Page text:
Fixing New York State's Fiscal Practices
Five Problems That Hurt New York State and What Can Be Done to Fix Them
This document is focused on five problems that hurt New York State:
- New Yorkers are the most heavily taxed Americans.
- New York’s debt burden is among the highest in the nation.
- New York has large and recurring budget gaps.
- New York’s budget process lacks timeliness, transparency, and responsibility.
- Improvements in fiscal practices are hampered by unresponsive governmental institutions.
Many individuals and groups within and outside State government have developed proposals for reform that address these problems. For nearly two decades, the Citizens Budget Commission annually has offered recommendations to contain growth in costs, eliminate badly targeted spending, enact effective limits on debt, and properly align state and local responsibilities. However, the persistence of the problems listed above and the failure of the stakeholders to engage in a meaningful debate about how to change them suggest an underlying problem with the State’s fiscal practices.
Therefore, in considering solutions to the State’s problems, the options identified at the end of this document are related more to how State officials make budget decisions than to what specific annual steps should be taken to close the latest budget gap. By focusing on processes and institutions, the conference can identify a reform agenda that yields enduring progress.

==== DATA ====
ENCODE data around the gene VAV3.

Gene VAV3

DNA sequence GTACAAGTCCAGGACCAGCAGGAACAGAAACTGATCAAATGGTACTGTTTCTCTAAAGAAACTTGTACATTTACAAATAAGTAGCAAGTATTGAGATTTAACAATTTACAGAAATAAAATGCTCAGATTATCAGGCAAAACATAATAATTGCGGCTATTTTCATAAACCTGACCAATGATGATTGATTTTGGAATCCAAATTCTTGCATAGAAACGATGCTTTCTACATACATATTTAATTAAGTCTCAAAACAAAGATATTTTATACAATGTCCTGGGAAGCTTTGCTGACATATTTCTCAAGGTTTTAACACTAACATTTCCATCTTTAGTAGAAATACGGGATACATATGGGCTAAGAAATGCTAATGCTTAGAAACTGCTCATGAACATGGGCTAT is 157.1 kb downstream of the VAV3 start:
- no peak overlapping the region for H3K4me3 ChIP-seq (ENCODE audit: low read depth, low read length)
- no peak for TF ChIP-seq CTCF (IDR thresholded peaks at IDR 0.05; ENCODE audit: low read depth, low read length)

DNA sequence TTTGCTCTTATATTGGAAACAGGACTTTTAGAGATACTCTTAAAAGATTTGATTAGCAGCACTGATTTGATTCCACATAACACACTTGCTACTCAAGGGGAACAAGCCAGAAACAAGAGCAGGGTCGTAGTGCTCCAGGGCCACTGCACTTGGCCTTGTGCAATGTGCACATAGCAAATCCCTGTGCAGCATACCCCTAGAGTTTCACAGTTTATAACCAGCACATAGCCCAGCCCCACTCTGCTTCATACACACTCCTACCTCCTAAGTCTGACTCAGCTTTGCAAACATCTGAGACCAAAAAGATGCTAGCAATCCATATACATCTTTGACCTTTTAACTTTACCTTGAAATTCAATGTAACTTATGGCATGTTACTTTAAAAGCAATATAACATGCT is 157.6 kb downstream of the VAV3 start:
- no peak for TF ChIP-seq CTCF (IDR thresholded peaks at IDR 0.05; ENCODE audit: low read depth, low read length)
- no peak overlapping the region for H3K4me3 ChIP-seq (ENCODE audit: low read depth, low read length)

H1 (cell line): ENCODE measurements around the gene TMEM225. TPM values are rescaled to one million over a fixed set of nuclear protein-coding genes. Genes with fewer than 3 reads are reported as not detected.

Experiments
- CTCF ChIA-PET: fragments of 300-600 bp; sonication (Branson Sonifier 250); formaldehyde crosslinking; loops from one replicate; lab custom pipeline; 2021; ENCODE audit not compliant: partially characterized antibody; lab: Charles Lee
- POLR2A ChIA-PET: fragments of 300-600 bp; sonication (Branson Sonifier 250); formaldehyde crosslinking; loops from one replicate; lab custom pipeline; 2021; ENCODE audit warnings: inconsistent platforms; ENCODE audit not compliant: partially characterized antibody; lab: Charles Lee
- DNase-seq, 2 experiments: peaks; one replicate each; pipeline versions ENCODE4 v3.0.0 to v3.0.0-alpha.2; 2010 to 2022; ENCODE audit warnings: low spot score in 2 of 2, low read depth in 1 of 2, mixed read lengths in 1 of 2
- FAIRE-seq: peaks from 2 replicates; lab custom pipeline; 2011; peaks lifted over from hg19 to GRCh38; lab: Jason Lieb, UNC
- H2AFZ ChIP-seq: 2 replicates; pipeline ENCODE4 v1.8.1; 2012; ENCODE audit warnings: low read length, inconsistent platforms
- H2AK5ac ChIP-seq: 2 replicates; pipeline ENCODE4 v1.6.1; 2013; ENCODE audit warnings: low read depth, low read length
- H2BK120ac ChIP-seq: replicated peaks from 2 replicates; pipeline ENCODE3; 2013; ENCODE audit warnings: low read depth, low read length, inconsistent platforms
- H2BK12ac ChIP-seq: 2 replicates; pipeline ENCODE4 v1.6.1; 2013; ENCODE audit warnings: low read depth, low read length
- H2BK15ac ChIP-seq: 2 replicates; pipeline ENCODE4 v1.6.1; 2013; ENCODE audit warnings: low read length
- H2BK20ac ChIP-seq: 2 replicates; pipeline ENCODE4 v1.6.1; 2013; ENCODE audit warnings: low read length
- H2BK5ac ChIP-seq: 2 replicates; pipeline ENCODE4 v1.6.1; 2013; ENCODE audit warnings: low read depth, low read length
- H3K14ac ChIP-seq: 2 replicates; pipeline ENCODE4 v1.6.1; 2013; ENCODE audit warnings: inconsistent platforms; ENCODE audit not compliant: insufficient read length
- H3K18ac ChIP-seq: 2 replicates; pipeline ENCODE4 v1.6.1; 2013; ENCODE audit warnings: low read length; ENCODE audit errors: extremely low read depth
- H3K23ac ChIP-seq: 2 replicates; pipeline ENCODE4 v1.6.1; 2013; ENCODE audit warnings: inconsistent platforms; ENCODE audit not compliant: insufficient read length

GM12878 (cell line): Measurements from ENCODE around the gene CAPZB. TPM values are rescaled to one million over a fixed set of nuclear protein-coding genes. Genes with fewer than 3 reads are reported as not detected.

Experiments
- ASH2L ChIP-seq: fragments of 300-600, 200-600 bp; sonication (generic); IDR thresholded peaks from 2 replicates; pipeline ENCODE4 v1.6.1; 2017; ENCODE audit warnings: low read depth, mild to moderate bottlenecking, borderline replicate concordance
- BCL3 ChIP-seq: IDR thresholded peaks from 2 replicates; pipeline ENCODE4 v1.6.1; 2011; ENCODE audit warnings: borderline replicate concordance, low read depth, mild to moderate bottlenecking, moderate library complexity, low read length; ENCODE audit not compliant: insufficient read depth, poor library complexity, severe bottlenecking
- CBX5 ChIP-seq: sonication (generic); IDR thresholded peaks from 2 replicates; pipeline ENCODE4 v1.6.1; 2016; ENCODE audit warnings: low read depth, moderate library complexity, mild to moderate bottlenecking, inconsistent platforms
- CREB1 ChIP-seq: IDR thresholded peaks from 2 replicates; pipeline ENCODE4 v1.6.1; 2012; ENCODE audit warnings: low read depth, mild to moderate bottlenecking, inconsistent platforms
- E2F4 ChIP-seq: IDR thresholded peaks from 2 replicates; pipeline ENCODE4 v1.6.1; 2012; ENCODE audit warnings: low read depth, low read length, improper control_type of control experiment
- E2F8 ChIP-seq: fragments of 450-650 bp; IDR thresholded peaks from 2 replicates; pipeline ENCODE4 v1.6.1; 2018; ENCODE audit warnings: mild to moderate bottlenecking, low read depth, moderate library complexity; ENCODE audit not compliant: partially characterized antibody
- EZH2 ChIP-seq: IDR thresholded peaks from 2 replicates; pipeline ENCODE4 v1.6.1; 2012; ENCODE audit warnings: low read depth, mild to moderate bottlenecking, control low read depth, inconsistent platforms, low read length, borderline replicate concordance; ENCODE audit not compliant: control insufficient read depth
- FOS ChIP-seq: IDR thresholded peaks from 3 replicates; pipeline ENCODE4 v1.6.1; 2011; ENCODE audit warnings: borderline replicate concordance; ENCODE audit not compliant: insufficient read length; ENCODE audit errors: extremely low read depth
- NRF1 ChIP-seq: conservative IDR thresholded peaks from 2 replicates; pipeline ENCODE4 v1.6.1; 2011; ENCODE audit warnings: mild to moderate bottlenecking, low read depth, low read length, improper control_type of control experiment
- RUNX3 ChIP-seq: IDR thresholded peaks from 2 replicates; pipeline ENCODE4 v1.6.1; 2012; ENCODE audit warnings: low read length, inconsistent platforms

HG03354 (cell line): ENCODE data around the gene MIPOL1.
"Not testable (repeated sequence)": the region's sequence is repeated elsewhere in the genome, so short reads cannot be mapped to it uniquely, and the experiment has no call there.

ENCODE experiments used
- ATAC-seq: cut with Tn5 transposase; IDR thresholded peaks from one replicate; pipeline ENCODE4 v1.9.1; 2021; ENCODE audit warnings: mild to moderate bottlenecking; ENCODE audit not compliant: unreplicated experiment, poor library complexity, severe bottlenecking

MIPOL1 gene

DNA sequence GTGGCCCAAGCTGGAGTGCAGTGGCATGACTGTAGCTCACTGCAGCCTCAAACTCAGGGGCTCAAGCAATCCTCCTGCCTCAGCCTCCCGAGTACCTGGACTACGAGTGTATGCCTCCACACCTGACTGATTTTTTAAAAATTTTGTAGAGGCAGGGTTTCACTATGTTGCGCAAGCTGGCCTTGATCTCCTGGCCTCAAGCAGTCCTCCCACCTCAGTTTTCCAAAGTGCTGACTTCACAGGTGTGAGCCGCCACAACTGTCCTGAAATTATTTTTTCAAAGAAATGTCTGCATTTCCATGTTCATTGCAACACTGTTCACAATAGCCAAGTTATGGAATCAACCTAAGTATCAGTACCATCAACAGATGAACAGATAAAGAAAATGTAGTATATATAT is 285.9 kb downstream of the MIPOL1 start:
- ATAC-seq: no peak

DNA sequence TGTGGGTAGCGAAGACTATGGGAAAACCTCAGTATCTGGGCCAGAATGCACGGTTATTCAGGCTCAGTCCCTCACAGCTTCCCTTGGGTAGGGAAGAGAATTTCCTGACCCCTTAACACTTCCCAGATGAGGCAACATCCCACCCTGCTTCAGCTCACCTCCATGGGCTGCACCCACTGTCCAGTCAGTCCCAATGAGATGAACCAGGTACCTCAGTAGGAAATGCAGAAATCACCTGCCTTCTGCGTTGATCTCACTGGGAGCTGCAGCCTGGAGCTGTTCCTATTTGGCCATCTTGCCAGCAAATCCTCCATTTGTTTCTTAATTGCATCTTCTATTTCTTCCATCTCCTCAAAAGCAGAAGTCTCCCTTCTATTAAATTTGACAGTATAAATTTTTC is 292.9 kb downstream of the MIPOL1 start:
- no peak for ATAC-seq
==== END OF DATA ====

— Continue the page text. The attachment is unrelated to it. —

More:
This document provided the background for the Citizens Budget Commission’s conference “Fixing New York State’s Fiscal Practices” on November 13 and 14, 2003. The conference brought together public officials, business and labor leaders, civic leaders, academic experts. and media representatives to identify actions to “fix” the fiscal practices of New York State.
The conference and related materials were made possible by generous support from the New York Community Trust, Rockefeller Foundation, Nathan Cummings Foundation, Josiah Macy, Jr. Foundation, Cheryl Cohen Effron and Blair Effron, and Philip Milstein.